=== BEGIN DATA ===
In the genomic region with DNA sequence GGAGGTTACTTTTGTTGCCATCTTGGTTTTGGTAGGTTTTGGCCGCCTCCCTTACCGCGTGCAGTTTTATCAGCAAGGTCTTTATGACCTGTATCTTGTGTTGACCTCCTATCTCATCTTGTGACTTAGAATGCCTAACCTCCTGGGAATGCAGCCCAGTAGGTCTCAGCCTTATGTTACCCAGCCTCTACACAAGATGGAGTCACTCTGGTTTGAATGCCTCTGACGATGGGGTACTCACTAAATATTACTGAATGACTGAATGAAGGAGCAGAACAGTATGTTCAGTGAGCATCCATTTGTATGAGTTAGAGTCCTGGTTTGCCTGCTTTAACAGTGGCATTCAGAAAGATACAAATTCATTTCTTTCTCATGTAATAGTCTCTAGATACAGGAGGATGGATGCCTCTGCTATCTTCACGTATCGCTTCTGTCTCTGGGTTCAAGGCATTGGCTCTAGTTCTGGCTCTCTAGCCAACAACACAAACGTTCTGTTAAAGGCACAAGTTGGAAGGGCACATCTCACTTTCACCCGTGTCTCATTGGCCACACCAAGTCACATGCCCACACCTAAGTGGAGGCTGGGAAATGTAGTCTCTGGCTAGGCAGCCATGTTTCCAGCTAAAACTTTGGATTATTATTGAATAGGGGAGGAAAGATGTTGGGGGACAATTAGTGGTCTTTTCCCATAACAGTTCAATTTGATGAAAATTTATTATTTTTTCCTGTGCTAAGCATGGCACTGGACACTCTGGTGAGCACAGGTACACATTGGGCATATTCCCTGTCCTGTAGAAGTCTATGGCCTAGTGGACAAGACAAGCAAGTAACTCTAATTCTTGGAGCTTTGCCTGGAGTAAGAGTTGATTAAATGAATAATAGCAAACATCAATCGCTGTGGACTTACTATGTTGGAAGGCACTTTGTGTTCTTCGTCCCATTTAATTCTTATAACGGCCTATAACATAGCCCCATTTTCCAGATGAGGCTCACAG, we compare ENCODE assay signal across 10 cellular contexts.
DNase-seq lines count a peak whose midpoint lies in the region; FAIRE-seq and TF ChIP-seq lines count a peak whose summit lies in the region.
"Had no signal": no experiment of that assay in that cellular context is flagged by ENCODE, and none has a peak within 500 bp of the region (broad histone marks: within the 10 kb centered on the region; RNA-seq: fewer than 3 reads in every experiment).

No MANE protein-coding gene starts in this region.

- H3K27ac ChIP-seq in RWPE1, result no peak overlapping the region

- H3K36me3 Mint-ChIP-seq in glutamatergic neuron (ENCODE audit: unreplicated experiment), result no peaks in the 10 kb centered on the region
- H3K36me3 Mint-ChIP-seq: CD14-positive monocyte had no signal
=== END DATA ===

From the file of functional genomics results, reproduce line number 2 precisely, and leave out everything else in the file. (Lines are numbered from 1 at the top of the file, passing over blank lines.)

DNase-seq lines count a peak whose midpoint lies in the region; FAIRE-seq and TF ChIP-seq lines count a peak whose summit lies in the region.